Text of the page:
seats for otanobee


LOVES Wooden Canoes
I have a couple questions about the seats on my otanobee. The frames are 1 1/2 x 7/8 and at some point someone screwed slats over the seat frames instead of re caning.question 1 are these consistent with the original measurements,question 2 what is a good source to learn how to re cane the seats I still haven't decided if i will reuse the old frames or build new ones to the old measurements
sorry the second photo wouldn't resize the spacing on the holes is 3/4 "
The dimensions are correct, and the frames look original. Use 3mm natural strand cane. Use the Chestnut/Peterborough pattern, details are available on this site. Its not that hard. If you can't find the threads with the info, I can supply the details
Thanks doug,I will look for info on caning,like I say I'm not sure if i will use these frames,when they screwed the slats on one frame cracked a bit and some of the screw holes didn't go through the existing cane holes
Thanks al that is the best instructions I have found yet. will probably buy my material from lee valley,probably don,t need the book now though
Thanks for posting those instructions,Al-- that's the booklet I used over 30 years ago to teach myself caning!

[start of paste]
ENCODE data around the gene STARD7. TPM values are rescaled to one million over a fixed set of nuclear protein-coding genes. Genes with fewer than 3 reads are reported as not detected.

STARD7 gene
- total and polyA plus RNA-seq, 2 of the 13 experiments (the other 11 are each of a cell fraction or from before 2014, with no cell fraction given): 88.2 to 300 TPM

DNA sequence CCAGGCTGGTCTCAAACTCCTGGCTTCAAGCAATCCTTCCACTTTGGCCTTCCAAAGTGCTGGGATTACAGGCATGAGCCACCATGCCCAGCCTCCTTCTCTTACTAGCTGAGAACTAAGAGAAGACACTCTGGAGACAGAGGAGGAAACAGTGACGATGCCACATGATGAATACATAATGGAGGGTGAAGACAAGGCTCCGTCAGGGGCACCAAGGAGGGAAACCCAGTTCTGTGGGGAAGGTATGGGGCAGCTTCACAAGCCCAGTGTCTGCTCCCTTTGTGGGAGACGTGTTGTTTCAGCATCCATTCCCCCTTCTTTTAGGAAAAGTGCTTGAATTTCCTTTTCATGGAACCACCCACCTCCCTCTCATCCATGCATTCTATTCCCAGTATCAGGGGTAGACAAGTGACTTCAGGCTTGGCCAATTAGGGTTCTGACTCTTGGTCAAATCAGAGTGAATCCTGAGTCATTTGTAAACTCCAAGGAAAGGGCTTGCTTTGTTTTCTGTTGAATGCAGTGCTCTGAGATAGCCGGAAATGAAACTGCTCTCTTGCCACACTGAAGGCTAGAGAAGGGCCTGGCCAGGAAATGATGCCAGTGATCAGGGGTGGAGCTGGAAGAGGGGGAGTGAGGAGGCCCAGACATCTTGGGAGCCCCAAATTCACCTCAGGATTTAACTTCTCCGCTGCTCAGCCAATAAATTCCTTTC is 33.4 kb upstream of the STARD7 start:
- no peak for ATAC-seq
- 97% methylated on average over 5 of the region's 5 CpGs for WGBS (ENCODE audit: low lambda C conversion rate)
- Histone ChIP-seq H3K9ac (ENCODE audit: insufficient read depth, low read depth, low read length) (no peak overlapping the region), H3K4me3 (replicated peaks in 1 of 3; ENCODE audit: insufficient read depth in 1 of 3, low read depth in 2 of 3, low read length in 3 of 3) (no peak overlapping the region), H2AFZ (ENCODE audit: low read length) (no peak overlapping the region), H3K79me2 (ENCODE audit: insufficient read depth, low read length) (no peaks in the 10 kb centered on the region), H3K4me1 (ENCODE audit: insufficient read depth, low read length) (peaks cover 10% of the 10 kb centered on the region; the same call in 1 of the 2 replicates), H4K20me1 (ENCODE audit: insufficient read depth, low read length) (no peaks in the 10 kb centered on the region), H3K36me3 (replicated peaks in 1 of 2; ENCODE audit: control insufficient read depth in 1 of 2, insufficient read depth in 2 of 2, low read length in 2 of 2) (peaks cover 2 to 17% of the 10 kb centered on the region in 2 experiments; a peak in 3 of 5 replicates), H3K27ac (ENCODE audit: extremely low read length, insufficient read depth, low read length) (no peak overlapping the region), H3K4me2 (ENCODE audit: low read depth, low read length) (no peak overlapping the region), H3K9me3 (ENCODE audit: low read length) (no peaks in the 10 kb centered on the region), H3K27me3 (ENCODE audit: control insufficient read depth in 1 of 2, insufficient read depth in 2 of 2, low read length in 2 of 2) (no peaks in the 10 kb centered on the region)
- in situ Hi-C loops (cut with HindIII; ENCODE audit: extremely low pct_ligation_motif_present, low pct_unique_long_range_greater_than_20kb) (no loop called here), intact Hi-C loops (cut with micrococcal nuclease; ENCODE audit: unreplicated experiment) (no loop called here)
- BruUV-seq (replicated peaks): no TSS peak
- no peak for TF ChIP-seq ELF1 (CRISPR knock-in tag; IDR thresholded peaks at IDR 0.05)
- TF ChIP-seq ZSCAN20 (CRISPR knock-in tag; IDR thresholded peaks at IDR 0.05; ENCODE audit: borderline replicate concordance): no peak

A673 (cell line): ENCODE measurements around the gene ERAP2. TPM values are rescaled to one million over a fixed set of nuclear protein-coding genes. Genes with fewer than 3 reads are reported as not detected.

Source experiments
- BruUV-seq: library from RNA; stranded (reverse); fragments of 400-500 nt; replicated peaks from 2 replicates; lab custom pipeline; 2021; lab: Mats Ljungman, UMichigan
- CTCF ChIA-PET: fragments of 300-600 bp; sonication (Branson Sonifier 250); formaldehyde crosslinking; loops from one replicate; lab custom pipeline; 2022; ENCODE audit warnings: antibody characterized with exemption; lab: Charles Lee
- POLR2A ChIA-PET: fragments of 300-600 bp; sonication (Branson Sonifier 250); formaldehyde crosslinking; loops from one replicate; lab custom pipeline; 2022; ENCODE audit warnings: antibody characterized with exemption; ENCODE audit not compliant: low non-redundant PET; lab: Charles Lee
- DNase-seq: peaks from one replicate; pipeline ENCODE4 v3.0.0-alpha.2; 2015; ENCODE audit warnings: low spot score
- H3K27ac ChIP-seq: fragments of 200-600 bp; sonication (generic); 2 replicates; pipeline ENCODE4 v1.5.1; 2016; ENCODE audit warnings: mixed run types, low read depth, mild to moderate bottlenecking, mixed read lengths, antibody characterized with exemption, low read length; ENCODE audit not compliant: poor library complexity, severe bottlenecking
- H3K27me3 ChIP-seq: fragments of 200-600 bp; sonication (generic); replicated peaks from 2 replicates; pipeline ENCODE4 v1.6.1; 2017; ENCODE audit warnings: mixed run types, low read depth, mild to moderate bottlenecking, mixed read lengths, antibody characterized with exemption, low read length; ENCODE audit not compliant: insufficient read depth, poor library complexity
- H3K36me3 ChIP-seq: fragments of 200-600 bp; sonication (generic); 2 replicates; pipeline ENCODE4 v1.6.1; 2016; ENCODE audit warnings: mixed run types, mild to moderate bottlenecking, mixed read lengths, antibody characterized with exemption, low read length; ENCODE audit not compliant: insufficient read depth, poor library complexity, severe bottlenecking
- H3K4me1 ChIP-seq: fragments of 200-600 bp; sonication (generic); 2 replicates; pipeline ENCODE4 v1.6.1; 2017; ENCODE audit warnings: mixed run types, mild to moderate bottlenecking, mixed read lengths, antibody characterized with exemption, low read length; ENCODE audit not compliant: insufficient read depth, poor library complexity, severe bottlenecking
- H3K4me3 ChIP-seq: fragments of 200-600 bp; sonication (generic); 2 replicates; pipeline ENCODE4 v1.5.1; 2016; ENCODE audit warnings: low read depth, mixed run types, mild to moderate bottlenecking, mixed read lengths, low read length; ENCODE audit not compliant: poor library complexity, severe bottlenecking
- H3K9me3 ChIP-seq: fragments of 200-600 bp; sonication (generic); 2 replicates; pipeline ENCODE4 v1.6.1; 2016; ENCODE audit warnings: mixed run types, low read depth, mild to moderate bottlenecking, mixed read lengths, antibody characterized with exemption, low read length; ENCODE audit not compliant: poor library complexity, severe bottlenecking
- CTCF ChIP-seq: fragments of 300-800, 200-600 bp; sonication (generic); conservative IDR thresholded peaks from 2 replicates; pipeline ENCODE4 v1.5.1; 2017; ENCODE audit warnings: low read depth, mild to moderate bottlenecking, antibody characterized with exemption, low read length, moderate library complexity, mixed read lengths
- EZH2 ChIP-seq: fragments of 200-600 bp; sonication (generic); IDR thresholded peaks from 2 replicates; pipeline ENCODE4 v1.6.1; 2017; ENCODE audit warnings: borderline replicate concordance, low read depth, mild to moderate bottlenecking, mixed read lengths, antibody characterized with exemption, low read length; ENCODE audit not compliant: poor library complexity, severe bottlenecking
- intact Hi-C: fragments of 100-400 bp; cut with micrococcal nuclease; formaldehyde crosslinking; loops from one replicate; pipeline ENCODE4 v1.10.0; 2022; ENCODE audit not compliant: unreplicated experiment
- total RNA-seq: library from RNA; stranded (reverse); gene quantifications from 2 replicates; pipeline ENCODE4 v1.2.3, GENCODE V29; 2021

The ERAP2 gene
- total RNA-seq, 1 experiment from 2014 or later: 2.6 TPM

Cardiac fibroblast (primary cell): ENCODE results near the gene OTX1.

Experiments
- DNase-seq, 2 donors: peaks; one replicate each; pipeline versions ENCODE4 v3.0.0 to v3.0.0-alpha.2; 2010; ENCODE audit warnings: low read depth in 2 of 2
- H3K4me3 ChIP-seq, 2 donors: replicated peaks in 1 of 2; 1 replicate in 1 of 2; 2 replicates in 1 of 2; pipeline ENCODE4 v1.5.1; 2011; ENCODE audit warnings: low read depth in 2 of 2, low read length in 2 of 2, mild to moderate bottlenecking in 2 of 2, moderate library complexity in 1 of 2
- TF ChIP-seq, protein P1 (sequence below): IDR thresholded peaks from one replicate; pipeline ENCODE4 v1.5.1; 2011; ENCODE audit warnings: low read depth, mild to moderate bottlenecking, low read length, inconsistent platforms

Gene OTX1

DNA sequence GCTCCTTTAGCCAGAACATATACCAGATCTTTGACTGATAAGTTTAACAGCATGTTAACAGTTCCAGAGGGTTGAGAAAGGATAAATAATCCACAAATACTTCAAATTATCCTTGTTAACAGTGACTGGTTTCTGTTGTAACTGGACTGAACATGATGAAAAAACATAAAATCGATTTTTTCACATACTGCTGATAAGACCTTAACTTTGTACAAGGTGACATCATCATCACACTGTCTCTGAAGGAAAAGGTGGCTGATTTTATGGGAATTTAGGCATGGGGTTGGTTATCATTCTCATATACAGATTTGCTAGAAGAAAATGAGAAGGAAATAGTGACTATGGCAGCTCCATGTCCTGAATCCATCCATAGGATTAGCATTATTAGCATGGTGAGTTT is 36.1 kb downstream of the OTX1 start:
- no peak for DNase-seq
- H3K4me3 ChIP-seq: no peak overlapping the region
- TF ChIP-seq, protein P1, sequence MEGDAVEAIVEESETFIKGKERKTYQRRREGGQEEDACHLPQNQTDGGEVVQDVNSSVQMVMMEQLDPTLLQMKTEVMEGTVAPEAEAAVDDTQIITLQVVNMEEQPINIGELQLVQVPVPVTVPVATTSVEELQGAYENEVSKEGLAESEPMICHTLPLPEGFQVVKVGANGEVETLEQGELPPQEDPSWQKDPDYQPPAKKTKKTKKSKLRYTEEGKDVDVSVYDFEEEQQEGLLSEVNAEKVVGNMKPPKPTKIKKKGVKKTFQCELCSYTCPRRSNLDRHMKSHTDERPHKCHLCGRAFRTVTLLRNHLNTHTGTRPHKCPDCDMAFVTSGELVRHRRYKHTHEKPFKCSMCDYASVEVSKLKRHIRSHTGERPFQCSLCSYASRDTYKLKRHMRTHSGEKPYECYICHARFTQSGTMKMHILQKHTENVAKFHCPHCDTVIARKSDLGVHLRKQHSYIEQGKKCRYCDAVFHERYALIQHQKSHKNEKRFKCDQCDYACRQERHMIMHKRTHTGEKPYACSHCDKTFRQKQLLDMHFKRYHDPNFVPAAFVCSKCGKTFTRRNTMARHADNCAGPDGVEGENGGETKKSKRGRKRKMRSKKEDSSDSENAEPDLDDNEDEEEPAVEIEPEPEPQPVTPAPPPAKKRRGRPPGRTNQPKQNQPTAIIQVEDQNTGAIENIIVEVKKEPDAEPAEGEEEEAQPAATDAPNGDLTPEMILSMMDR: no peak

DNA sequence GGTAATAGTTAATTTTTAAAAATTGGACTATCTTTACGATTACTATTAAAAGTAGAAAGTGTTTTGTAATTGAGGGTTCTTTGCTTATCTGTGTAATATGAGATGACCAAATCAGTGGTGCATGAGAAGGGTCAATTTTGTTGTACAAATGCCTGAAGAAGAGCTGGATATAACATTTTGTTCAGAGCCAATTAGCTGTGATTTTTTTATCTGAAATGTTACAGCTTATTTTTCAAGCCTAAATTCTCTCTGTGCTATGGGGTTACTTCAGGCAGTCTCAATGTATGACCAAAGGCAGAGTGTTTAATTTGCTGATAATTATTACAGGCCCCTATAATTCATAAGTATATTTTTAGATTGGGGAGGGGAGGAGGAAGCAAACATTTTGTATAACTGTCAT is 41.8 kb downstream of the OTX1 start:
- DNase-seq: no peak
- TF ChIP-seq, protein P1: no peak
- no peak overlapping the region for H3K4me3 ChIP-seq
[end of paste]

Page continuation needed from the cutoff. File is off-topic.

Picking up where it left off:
In lieu of #8 wooden pegs, golf tees do the job, whether wood or plastic, of holding the cane in place between weaves.
The technical description in that booklet are very good, and far more complete than we can write here!

One tip that I have found very useful is in the preparation of the strands. Once they are coiled, soak them in water for about 20-30 minutes, then take them out and store them in a ziplock bag. Leaving them in water longer results in a grey stain in the strand, but keeping them in the bag legs the moisture seep in deep, keeps them moist till needed, and you can keep them in there hours and hours with no ill effect.

One caveat for using the info in the booklet, its not a pattern that would be authentic to your Peterborough. I am including a photo of the correct pattern. The grid strands are woven tandem as a double strand. The diagonals cross the overlap either both above or both below the grid intersections.


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    caneing pattern.jpg
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